The organic, in particular halogenated, compounds with which the water is contaminated are preferably halogenated hydrocarbons. These halogenated hydrocarbons may belong to the class of the aliphatic and also of the aromatic hydrocarbons. The hydrocarbons will preferably contain up to 9 carbon atoms and are substituted by one or more halogen atoms, especially by chlorine atoms. The following non-limiting list of halogenated hydrocarbons will serve to illustrate these compounds: carbon tetrachloride, chloroform, 1,1,2,2-tetrachloroethane, 1,1,1-trichloroethane, 1,2,3-trichloropropane, tetrachloroethene, trichloroethene, cis- and trans-1,2-dichloroethene, 1,1-dichloroethene, cis-1,3-dichloropropene, 1,2-dichlorobenzene, 1,3-dichlorobenzene, 1,4-dichlorobenzene, 3-chlorotoluene and bromobenzene, especially 1,2-dichloroethane and dichloromethane.
The concentrations of the biodegradable compounds, measured in TOC (total organic carbon), is preferably 10 μg/l to 10 g/l of water, and the concentration of biologically non-degradable organics is 1 μg/l to 10 g/l of water.
The bacterial degradation can be effected aerobically in less severely contaminated water and anerobically in more severely contaminated water. Most preferably, the concentration of biodegradable halogenated compounds, measured in TOC, for anaerobic degradation is in the range from 100 μg/l to 1 g/l of water, and for aerobic degradation from 100 μg/l to 100 mg/l of water.
The possible adsorbents have a large surface area (0.1-1000 m.sup.2 /g) and particle sizes of 0.2-50 mm, preferably 0.5-5 mm. A preferred adsorbent is activated carbon.
It is also possible to connect any anaerobic adsorber upstream of an aerobically operated moving bed adsorber.
During the operation, the activated sludge that forms at the bottom end of the moving bed adsorber is removed together with spent activated carbon (e.g. 1/4 of the entire volume of carbon) and replenished with fresh activated carbon from above.
The degradation of the biodegradable compounds at the inlet of the moving bed adsorber results in the creation of a concentration gradient of these biodegradable compounds. Depending on the concentration of degradable compounds, favorable conditions result when the loading of the reactor is chosen such that bacterial growth on the moving bed adsorber remains restricted to the lower half, preferably the lower third, of the reactor.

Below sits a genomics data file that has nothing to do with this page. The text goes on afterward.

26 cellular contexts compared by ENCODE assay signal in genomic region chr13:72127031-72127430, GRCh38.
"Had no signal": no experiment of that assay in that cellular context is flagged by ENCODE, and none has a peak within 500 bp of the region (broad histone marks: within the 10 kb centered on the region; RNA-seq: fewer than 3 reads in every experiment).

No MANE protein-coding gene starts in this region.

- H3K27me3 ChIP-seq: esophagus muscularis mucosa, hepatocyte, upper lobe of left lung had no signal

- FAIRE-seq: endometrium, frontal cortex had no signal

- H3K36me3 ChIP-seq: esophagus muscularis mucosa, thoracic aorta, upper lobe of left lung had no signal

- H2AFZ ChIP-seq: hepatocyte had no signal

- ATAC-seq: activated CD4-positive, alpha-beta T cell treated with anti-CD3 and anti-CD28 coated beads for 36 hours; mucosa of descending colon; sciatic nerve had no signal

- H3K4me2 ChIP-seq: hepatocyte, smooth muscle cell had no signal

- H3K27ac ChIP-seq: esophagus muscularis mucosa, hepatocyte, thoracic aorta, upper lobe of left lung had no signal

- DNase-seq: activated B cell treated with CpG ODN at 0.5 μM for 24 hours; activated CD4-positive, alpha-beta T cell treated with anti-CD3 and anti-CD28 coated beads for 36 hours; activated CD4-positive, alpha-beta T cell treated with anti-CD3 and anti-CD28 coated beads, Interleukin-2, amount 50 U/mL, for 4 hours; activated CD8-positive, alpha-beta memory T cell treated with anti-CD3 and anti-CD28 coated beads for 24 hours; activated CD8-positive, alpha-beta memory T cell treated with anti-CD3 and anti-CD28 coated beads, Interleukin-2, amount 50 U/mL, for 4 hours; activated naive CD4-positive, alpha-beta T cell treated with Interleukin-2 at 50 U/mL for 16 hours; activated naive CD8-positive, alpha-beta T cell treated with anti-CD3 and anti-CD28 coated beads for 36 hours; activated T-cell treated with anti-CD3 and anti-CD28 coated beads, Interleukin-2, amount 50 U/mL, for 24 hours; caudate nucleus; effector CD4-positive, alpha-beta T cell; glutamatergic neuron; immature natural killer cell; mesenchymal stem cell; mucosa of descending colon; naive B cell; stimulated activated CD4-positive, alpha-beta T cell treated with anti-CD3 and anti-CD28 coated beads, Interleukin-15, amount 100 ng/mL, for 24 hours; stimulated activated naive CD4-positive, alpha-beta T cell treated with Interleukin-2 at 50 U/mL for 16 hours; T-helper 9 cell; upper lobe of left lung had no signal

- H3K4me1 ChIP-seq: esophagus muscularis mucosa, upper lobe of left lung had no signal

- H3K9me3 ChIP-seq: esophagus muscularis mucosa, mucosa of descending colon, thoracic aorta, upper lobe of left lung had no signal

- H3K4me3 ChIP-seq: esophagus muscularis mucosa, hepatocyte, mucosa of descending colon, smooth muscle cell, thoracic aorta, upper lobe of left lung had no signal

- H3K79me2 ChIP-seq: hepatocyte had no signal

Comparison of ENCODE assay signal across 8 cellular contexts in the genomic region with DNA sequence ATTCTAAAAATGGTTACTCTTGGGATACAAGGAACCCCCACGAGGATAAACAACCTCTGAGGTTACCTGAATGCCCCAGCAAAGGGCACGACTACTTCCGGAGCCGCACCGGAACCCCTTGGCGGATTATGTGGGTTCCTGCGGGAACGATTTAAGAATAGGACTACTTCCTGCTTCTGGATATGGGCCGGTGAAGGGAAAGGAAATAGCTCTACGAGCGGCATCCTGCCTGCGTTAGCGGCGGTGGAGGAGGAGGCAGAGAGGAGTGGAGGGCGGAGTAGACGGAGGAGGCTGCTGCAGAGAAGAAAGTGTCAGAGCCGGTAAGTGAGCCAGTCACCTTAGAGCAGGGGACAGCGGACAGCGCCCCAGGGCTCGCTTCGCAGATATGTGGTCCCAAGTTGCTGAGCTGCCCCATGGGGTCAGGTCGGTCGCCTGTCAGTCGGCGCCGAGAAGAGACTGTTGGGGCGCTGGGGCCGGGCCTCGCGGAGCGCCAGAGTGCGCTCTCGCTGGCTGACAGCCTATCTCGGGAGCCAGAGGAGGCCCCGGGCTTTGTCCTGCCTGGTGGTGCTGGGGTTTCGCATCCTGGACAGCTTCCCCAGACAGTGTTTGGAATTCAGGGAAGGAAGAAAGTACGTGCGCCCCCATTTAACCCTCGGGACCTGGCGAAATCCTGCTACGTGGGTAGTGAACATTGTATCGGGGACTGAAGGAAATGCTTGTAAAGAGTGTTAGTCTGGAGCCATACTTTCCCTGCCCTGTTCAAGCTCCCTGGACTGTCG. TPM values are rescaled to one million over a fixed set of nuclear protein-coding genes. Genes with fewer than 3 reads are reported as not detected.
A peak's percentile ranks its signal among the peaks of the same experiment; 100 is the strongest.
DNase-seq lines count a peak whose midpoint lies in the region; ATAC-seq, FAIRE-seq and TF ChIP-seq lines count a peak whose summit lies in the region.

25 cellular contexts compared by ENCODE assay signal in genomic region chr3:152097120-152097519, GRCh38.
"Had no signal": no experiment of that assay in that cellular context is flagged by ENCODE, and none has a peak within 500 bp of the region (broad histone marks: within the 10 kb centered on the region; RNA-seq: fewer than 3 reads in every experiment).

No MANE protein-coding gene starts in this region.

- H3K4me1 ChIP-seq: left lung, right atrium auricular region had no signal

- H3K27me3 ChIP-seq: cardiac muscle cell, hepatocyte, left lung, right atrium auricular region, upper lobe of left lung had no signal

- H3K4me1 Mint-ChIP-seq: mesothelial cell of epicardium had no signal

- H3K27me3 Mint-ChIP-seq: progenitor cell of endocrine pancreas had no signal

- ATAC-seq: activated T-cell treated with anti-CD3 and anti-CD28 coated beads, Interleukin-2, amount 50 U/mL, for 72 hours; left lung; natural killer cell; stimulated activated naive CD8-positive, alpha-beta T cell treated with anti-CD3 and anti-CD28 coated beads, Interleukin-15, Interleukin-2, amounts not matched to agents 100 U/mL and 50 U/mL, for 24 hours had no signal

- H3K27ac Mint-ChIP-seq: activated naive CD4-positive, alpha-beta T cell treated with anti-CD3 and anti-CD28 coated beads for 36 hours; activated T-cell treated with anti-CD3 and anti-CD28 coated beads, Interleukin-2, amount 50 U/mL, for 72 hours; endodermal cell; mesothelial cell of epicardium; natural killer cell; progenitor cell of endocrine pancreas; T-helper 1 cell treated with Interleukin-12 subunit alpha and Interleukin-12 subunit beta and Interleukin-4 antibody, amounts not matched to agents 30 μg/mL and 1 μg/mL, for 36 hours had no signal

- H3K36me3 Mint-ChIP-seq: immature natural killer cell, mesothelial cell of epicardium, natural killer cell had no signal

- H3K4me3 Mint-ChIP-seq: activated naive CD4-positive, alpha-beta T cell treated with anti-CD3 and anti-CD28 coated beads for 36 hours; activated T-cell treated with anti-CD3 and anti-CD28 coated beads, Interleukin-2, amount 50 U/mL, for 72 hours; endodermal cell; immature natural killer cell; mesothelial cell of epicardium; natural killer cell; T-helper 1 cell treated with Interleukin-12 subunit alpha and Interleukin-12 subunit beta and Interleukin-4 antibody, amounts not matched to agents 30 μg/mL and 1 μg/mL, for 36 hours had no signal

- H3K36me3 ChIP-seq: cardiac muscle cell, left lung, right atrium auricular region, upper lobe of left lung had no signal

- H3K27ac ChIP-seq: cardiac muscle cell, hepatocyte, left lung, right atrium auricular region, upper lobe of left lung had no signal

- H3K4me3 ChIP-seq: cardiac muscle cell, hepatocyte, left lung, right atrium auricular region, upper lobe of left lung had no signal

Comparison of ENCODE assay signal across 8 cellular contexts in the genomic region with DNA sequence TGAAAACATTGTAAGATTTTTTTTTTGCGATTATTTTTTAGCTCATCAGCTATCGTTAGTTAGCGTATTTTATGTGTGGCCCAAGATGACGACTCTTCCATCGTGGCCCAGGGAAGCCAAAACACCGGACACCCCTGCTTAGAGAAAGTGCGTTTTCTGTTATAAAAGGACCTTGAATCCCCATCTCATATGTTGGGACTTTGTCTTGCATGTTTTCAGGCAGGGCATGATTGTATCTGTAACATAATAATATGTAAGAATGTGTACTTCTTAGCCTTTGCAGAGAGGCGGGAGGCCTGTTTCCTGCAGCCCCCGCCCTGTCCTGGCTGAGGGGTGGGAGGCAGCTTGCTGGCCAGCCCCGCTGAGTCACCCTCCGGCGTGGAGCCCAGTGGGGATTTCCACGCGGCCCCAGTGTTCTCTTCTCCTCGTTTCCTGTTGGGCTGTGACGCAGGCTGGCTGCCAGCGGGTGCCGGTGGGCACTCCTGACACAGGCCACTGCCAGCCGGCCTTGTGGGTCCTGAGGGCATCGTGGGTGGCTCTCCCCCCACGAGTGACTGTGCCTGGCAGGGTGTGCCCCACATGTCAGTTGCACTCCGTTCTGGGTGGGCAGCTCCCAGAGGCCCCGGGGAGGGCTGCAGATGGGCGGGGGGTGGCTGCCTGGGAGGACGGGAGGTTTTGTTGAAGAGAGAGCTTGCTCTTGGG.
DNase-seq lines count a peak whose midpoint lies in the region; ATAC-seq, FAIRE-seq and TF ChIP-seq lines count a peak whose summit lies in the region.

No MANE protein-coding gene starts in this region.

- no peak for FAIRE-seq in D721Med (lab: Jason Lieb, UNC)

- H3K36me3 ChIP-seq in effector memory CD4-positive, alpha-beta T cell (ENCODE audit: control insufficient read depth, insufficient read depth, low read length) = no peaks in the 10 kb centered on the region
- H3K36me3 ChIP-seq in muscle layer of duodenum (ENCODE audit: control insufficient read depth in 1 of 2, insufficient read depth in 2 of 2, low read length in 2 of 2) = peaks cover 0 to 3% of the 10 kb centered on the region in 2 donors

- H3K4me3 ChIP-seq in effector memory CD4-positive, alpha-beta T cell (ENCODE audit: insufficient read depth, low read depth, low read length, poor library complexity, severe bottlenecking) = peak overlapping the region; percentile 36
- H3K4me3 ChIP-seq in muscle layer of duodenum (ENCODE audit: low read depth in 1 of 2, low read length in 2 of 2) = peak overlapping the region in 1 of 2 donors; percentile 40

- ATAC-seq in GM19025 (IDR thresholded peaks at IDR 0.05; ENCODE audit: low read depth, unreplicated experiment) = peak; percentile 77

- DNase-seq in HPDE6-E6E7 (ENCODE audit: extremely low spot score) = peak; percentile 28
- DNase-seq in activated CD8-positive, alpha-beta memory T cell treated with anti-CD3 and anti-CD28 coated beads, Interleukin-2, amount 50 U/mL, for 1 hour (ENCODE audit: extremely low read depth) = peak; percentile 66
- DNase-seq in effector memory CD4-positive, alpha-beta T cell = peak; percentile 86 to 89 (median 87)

The microorganisms eligible for use in the practice of this invention can be obtained in numerous ways. The microorganisms may also be mixed populations. Useful microorganisms can be isolated from sewage sludge or contaminated soil, or else they are used preferably as pure culture. Details on the isolation and cultivation of microorganisms will be found in the article by A. M. Cook et al in Experientia 39, p. 1191 (1983), and constitute part of this description. Particularly suitable microorganisms for degrading halogenated aliphatic compounds are Xanthobacter autotrophicus GJ 10 (D. B. Janssen et al, Applied and Environmental Microbiology, 49, p. 673 (1985)) and strain DE2 (G. Stucki et al, Experentia 39 p. 1271 (1983)).
Owing to the nutrient and possible oxygen requirement of the microorganisms it may be necessary to add the requisite nutrients, conveniently in the form of inorganic salts, to the water before passage through the reactor, and also to increase the oxygen concentration of the water by the metered addition of nitrate or H.sub.2 O.sub.2. The "oxygen" will preferably be added as a solution of H.sub.2 O.sub.2 in water which, depending on the flow rate of the water and on the metering devices, is added in a concentration of 0.5-30%.
It can happen that severely contaminated or weakly buffered water becomes overacidified at the exit of the reactor, as the degradation of the halogenated compounds results in an increase of the halide concentration. In such a case it is convenient to add a base such as NaHCO.sub.3 to the water, preferably upstream of the moving bed adsorber, or to recycle a partial stream which is buffered by a pH controller. The amount of base to add to the water upstream of the moving bed adsorber or to the partial recycle stream should be adjusted so that the pH on the outlet side of the reactor is between 6.0 and 8.5.
For retention of undesirable components, further treatment steps, e.g. with solids separators, can be carried out upstream of the moving bed adsorber.
A portion of the effluent can be recycled to the adsorber. To control the pH, bases can be added to this recycled partial stream.
The process can be carried out in a temperature range from typically 5
The moving bed adsorber (q.v. FIG. 1) used for carrying out the process normally comprises:
a) a container (1) equipped as receiver for the adsorbent,
b) a feed (2) for the adsorbent in the upper zone of the container,
c) a feed (3) for contaminated water, especially in the lower zone of the container,
d) an outlet (4) for the spent adsorbent at the bottom end of the container,
e) an outlet (5) for the purified water in the upper zone of the container,
f) an adsorbent (6) in the container that is colonized preferably in the lower zone with microorganisms, and optionally
g) a separating sieve (7) that separates the adsorbent from the water.
To measure the purification capacity, a suitable measuring apparatus, e.g. for determining the TOC concentration, can be provided at the outlet (5) for the purified water.
The spent adsorbent is collected in a container (8) and regenerated or disposed of.
A preferred fixed bed adsorber is one whose lower zone tapers to a pointed cone and in which the ratio of diameter to height is 1:2 to 1:10, the range from 1:3 to 1:6 being especially preferred.
Before passage through the moving bed adsorber, nutrient and oxygen-containing substances can be added to the contaminated water by a suitable means.
The invention is illustrated in more detail by the following non-limiting Examples.